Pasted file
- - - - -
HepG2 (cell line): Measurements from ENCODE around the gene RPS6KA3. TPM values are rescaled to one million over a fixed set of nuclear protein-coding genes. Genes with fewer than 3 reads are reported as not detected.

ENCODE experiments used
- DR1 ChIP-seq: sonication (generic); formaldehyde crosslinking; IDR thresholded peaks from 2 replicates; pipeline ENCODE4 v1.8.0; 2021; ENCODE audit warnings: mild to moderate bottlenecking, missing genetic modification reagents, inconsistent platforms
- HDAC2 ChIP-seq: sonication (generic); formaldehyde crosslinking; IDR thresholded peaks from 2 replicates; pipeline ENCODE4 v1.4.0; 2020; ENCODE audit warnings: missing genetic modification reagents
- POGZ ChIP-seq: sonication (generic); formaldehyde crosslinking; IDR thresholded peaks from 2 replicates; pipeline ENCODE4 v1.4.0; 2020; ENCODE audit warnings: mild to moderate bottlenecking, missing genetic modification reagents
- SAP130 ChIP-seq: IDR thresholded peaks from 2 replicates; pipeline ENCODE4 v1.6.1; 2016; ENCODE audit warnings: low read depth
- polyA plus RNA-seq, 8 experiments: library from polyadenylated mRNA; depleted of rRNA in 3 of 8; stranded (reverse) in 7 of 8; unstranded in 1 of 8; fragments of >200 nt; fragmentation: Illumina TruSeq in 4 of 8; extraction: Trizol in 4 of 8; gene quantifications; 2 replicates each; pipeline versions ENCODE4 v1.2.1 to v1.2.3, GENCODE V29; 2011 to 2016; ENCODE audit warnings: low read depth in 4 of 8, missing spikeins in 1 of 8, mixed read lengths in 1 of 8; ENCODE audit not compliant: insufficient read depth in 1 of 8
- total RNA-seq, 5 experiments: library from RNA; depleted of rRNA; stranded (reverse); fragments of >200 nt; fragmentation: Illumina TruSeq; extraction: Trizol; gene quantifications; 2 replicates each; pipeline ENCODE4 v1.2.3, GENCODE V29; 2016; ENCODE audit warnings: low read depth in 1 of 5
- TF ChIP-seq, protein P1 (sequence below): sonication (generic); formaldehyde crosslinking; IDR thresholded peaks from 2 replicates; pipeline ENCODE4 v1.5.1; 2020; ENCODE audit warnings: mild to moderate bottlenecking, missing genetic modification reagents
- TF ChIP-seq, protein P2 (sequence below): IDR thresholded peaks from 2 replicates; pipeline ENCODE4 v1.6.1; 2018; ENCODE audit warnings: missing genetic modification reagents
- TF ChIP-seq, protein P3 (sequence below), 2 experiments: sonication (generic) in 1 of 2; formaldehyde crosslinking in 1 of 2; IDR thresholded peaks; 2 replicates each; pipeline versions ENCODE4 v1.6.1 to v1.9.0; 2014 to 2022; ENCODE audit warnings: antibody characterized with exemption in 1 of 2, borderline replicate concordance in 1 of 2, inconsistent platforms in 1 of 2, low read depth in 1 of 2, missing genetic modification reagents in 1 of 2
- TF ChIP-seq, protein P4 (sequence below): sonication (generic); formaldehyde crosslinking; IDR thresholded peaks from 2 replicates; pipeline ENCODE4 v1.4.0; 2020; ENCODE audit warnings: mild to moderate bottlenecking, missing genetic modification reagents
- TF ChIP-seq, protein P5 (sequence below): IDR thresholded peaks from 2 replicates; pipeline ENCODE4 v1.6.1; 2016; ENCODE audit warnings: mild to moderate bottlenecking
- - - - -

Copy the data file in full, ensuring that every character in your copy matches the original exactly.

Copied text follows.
HepG2 (cell line): Measurements from ENCODE around the gene RPS6KA3. TPM values are rescaled to one million over a fixed set of nuclear protein-coding genes. Genes with fewer than 3 reads are reported as not detected.

ENCODE experiments used
- DR1 ChIP-seq: sonication (generic); formaldehyde crosslinking; IDR thresholded peaks from 2 replicates; pipeline ENCODE4 v1.8.0; 2021; ENCODE audit warnings: mild to moderate bottlenecking, missing genetic modification reagents, inconsistent platforms
- HDAC2 ChIP-seq: sonication (generic); formaldehyde crosslinking; IDR thresholded peaks from 2 replicates; pipeline ENCODE4 v1.4.0; 2020; ENCODE audit warnings: missing genetic modification reagents
- POGZ ChIP-seq: sonication (generic); formaldehyde crosslinking; IDR thresholded peaks from 2 replicates; pipeline ENCODE4 v1.4.0; 2020; ENCODE audit warnings: mild to moderate bottlenecking, missing genetic modification reagents
- SAP130 ChIP-seq: IDR thresholded peaks from 2 replicates; pipeline ENCODE4 v1.6.1; 2016; ENCODE audit warnings: low read depth
- polyA plus RNA-seq, 8 experiments: library from polyadenylated mRNA; depleted of rRNA in 3 of 8; stranded (reverse) in 7 of 8; unstranded in 1 of 8; fragments of >200 nt; fragmentation: Illumina TruSeq in 4 of 8; extraction: Trizol in 4 of 8; gene quantifications; 2 replicates each; pipeline versions ENCODE4 v1.2.1 to v1.2.3, GENCODE V29; 2011 to 2016; ENCODE audit warnings: low read depth in 4 of 8, missing spikeins in 1 of 8, mixed read lengths in 1 of 8; ENCODE audit not compliant: insufficient read depth in 1 of 8
- total RNA-seq, 5 experiments: library from RNA; depleted of rRNA; stranded (reverse); fragments of >200 nt; fragmentation: Illumina TruSeq; extraction: Trizol; gene quantifications; 2 replicates each; pipeline ENCODE4 v1.2.3, GENCODE V29; 2016; ENCODE audit warnings: low read depth in 1 of 5
- TF ChIP-seq, protein P1 (sequence below): sonication (generic); formaldehyde crosslinking; IDR thresholded peaks from 2 replicates; pipeline ENCODE4 v1.5.1; 2020; ENCODE audit warnings: mild to moderate bottlenecking, missing genetic modification reagents
- TF ChIP-seq, protein P2 (sequence below): IDR thresholded peaks from 2 replicates; pipeline ENCODE4 v1.6.1; 2018; ENCODE audit warnings: missing genetic modification reagents
- TF ChIP-seq, protein P3 (sequence below), 2 experiments: sonication (generic) in 1 of 2; formaldehyde crosslinking in 1 of 2; IDR thresholded peaks; 2 replicates each; pipeline versions ENCODE4 v1.6.1 to v1.9.0; 2014 to 2022; ENCODE audit warnings: antibody characterized with exemption in 1 of 2, borderline replicate concordance in 1 of 2, inconsistent platforms in 1 of 2, low read depth in 1 of 2, missing genetic modification reagents in 1 of 2
- TF ChIP-seq, protein P4 (sequence below): sonication (generic); formaldehyde crosslinking; IDR thresholded peaks from 2 replicates; pipeline ENCODE4 v1.4.0; 2020; ENCODE audit warnings: mild to moderate bottlenecking, missing genetic modification reagents
- TF ChIP-seq, protein P5 (sequence below): IDR thresholded peaks from 2 replicates; pipeline ENCODE4 v1.6.1; 2016; ENCODE audit warnings: mild to moderate bottlenecking